College Basketball Top 25: Gonzaga Bulldogs Deserve to Be Top Team in the Nation
When Monday's AP Top 25 comes out, college basketball fans will be interested to see which team takes over the No. 1 spot in the country.
Ever since Indiana lost to Butler in Week 6, the No. 1 spot has been a revolving door of teams attempting to prove that they are the best in the nation. We've seen Indiana (twice), Duke (twice), Louisville and Michigan all hold the ranking for part of the season, but the No. 1 team has already lost six times.
No. 1 Indiana and No. 4 Michigan have already lost this week, and No. 3 Duke or No. 5 Miami will be next.
It's time for a new No. 1 team—one that isn't even in one of the power conferences.
The Gonzaga Bulldogs started the season ranked No. 21 in the country, but have slowly climbed the polls to earn the No. 2 spot right now, per the latest AP poll.
While the idea that the No. 1 team could be a mid-major program may have been ludicrous in the past, this year has been wild enough to warrant Gonzaga taking over as the nation's top team at the end of the regular season.
The Bulldogs are the only team in the country with only two losses. Let me say that again—they are the only team with two losses or fewer in the country.
If you base ranking purely on which team has the best record in the nation, then Gonzaga has deserved the No. 1 ranking for weeks.
Gonzaga's first loss came against a red-hot Illinois team ranked No. 13 in the country on Dec. 8. The Illini were carried by Brandon Paul on the road, as Paul's 35 points on 10-of-16 shooting led all scorers.
Kelly Olynyk's six turnovers, and Gonzaga's 16 turnovers as a whole, proved costly.
Illinois also knocked down 11 threes in an astounding shooting performance.
The Bulldogs' only other loss came at the hands of No. 13 Butler in a road contest that no one can say Gonzaga was outclassed in.
The Zags appeared to have the game won, but an inexplicable turnover with three seconds left on a play that could have been called a foul led to Butler's Roosevelt Jones scoring a buzzer-beating game-winner to lift Butler to a 64-63 win.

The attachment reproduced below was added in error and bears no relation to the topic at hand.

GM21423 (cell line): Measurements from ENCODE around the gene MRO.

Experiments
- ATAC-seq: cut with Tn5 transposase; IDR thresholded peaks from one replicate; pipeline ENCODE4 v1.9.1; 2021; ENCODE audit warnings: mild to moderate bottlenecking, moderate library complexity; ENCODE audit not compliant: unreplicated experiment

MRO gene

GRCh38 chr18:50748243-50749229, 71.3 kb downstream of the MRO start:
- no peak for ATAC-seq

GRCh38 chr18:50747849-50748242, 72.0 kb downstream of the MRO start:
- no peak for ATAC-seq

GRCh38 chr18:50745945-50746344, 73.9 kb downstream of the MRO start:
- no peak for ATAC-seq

Gonzaga might only be 1-2 against Top 25 teams this season, but the team could just as easily have been 2-1 in that category and 28-1 on the season.
Apart from those two losses, however, the team has been perfect, winning by an average of 20.3 points per game.
Say what you will about the team playing in a "weak conference," but Saint Mary's, Brigham Young and Santa Clara are all ranked in the RPI's Top 100, and Gonzaga has beaten these teams by an average of 18.4 points per game.
Do you buy that the West Coast Conference is a "weak conference"?
Gonzaga has absolutely dominated college hoops this year because of its depth. Led by 7-footer Kelly Olynyk, the team boasts several stars who could go for 30 points on any given night, including Kevin Pangos, Gary Bell Jr. and Elias Harris.
When you look at how many players on top teams average at least two points per game, Gonzaga trumps almost everyone in the Top 50.
With 12 guys who average at least a bucket per contest, the team is incredibly deep. To put that into perspective, Indiana only has nine guys who average two or more points per game, Michigan has eight, Duke has nine, Miami has eight and Georgetown only has seven.
The Bulldogs' depth (both in terms of impact players and true stars) has been the backbone of their success that should include the title of best team in the nation.
However, this is far from an open-and-shut case.
With No. 3 Duke hosting No. 5 Miami on Saturday, Duke could win its fourth game against a Top Five opponent and potentially leapfrog Gonzaga.
At this point, it would be nothing less than an insult to Gonzaga and mid-majors everywhere if the Bulldogs are snubbed once again, but it could happen.
While Gonzaga does have two games it must win this week to have a shot at the No. 1 ranking, it should have no problem beating two teams it defeated by at least 20 points earlier in the season.
Once the team finishes the regular season 29-2, it deserves the top spot for its consistency in a year of parity.
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